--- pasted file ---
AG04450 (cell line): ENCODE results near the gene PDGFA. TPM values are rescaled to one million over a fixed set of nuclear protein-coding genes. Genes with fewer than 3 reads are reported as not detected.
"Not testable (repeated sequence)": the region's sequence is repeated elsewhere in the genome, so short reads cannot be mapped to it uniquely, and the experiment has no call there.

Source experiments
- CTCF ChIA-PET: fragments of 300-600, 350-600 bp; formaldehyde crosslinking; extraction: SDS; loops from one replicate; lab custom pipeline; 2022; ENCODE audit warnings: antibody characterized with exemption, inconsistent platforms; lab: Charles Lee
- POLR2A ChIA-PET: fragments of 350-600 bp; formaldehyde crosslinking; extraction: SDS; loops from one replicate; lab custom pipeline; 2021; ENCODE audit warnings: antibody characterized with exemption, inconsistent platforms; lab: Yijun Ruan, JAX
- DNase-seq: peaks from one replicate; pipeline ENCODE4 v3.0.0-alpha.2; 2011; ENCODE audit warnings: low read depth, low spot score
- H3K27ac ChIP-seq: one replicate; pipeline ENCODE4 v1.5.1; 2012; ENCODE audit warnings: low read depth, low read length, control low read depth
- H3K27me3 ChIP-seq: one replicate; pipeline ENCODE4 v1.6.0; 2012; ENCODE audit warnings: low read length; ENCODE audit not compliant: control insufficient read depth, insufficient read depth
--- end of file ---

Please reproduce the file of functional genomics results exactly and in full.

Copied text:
AG04450 (cell line): ENCODE results near the gene PDGFA. TPM values are rescaled to one million over a fixed set of nuclear protein-coding genes. Genes with fewer than 3 reads are reported as not detected.
"Not testable (repeated sequence)": the region's sequence is repeated elsewhere in the genome, so short reads cannot be mapped to it uniquely, and the experiment has no call there.

Source experiments
- CTCF ChIA-PET: fragments of 300-600, 350-600 bp; formaldehyde crosslinking; extraction: SDS; loops from one replicate; lab custom pipeline; 2022; ENCODE audit warnings: antibody characterized with exemption, inconsistent platforms; lab: Charles Lee
- POLR2A ChIA-PET: fragments of 350-600 bp; formaldehyde crosslinking; extraction: SDS; loops from one replicate; lab custom pipeline; 2021; ENCODE audit warnings: antibody characterized with exemption, inconsistent platforms; lab: Yijun Ruan, JAX
- DNase-seq: peaks from one replicate; pipeline ENCODE4 v3.0.0-alpha.2; 2011; ENCODE audit warnings: low read depth, low spot score
- H3K27ac ChIP-seq: one replicate; pipeline ENCODE4 v1.5.1; 2012; ENCODE audit warnings: low read depth, low read length, control low read depth
- H3K27me3 ChIP-seq: one replicate; pipeline ENCODE4 v1.6.0; 2012; ENCODE audit warnings: low read length; ENCODE audit not compliant: control insufficient read depth, insufficient read depth